short essay

As we study short fiction and then transition to the study of drama (preceded by an exam on short fiction), it’s time to begin work on your semester’s research paper project.

Here is an opportunity to do some original research into a topic that interests you. The final draft of the essay, due the day of the final exam, runs 5 to 7 pages along with a Works Cited Page, all formatted according to MLA guidelines (if necessary please consult either the Citrus College Library web site of the Purdue University OWL website for a refresher on the MLA formatting).

Instructions: Begin by selecting from our list of readings this semester one poem that you would like to work with.

Then select your critical approach all of which are described near to the end of our text (see the Table of Contents for the pages covering Formalist/New Criticism, Biographical, Psychological, Reader-Response, Historical, Gender, and Cultural). We will discuss these in class.

Submit to me by April 15th a well-written paragraph in which you identify the work you will be covering, your critical approach, and a discussion about WHY you have made this selection (note, this is not an interpretation but rather a discussion of the reasons behind the decisions you have made) – and I will respond.

The next steps have no designated due date (other than the final draft).Work at your own pace. If you would like my feedback on any of the following steps, please send the material to be and I will be glad to respond – but this is not required.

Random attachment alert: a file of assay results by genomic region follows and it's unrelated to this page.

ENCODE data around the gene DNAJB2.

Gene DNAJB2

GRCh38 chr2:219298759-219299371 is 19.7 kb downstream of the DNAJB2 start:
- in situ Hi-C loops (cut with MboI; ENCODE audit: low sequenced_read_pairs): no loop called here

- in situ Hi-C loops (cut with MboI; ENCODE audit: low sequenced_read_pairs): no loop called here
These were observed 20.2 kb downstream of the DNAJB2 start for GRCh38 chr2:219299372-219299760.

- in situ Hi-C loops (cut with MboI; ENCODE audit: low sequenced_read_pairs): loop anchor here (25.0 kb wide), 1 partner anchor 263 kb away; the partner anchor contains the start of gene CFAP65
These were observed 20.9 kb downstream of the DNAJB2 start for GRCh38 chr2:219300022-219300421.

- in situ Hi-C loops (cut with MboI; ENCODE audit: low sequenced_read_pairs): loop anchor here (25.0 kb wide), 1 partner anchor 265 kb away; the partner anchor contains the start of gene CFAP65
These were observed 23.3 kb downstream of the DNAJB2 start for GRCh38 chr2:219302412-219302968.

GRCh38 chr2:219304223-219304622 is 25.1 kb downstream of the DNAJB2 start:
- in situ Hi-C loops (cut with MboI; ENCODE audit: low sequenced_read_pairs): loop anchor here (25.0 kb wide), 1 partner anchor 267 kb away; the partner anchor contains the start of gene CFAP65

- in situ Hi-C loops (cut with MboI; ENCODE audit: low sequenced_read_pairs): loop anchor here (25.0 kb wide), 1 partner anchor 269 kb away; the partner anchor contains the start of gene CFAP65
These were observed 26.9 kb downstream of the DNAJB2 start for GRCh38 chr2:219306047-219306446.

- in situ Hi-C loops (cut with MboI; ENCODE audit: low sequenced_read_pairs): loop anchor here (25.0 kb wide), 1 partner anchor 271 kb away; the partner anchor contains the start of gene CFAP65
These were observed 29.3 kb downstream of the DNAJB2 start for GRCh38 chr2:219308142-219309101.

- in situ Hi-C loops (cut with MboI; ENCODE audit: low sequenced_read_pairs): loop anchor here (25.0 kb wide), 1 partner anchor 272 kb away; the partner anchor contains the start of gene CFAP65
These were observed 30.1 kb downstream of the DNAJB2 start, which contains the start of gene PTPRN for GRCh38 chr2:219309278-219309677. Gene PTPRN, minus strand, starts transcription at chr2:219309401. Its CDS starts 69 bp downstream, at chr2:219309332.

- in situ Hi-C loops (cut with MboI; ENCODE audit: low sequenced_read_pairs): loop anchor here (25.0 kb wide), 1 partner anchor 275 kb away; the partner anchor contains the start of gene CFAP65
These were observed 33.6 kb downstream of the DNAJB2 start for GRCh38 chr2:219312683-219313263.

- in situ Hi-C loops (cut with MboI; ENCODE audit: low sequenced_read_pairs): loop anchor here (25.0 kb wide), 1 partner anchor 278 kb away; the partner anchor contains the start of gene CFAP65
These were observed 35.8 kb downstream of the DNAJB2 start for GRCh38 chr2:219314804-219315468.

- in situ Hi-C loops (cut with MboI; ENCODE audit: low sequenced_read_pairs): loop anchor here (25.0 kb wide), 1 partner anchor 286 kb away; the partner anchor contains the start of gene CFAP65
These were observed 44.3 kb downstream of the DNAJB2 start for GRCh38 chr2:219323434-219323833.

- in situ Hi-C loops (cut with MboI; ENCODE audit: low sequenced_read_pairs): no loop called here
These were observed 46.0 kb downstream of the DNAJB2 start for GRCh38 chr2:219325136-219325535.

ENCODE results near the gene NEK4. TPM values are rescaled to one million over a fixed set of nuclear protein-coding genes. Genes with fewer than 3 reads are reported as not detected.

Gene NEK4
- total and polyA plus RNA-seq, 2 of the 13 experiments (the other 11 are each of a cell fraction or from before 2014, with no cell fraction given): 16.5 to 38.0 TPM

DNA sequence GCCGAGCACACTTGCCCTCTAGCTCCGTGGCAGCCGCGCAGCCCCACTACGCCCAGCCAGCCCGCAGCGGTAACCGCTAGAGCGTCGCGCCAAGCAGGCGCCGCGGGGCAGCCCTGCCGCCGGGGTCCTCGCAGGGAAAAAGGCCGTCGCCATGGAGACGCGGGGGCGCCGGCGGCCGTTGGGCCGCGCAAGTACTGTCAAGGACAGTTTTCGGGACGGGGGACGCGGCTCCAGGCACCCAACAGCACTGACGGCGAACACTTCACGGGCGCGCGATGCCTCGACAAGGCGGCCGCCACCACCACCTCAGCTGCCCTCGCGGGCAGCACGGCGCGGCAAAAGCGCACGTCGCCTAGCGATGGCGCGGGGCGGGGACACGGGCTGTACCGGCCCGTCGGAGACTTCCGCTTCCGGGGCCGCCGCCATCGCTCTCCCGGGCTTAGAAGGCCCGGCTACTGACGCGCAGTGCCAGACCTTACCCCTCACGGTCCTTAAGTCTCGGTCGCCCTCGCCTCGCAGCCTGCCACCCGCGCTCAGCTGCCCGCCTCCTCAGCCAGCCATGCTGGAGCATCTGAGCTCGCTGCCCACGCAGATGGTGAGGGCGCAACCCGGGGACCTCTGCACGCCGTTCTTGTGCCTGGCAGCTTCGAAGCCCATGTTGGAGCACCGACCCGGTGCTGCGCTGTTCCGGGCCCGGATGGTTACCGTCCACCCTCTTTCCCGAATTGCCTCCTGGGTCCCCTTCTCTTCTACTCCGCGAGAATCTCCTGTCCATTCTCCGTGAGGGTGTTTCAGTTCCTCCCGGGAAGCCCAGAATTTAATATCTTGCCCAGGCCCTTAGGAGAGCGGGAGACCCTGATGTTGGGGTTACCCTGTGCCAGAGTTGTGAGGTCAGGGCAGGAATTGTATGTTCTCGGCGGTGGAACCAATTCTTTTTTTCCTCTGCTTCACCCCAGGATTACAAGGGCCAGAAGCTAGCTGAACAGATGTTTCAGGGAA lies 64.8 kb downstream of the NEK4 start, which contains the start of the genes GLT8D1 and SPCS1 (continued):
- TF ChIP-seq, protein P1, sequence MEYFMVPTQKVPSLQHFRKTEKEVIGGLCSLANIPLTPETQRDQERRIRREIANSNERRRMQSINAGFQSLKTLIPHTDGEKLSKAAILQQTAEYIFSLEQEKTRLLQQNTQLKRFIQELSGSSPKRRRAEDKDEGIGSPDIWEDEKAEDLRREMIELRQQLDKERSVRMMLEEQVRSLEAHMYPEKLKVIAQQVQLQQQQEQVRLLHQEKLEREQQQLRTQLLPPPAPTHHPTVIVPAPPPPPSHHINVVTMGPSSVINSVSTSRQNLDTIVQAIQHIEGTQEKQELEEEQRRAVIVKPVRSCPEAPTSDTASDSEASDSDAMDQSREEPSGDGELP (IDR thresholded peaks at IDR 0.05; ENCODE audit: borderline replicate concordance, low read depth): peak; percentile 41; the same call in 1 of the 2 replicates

The next step is to devise a thesis statement for your paper. What will you be trying to prove? Usually the best way to approach this is to pose it as a question. What question would you like to answer in your paper? See if you can develop a three-part question. Then…

Develop a sentence outline in which you answer the question using textual support to add to the evidence. Think of the research paper as being composed of three essays (each 3 to 5 paragraphs) plus an introduction and conclusion. Thus, for your outline, try to come up with three answers to the question (thus I, II and III of your outline), and support each answer with your own reasoning and support from the text.

At the same time, proceed to do your research, looking for five to seven (minimum) sources (books, journal articles, reference guides) from which you can pull quotes to add further support to your outline. Whenever you quote from a secondary source, include within parentheses after the quote the last name and the page number of each source. Important: Avoid Wikipedia, Schmoop and other unreliable sources (which will be disallowed once you transfer to the university/state college). Stay focused on reliable, authoritative sources. Hint: Begin by consulting the web site devoted to your author. This is maintained by experts in your area and will offer links to many helpful sources. Also, our campus library has a wide collection of books and journal articles on each of the authors.

From here, I suggest you develop a rough draft (which I’ll be glad to look over if you desire) followed by a final draft of the paper. Be sure to follow MLA formatting guidelines throughout.

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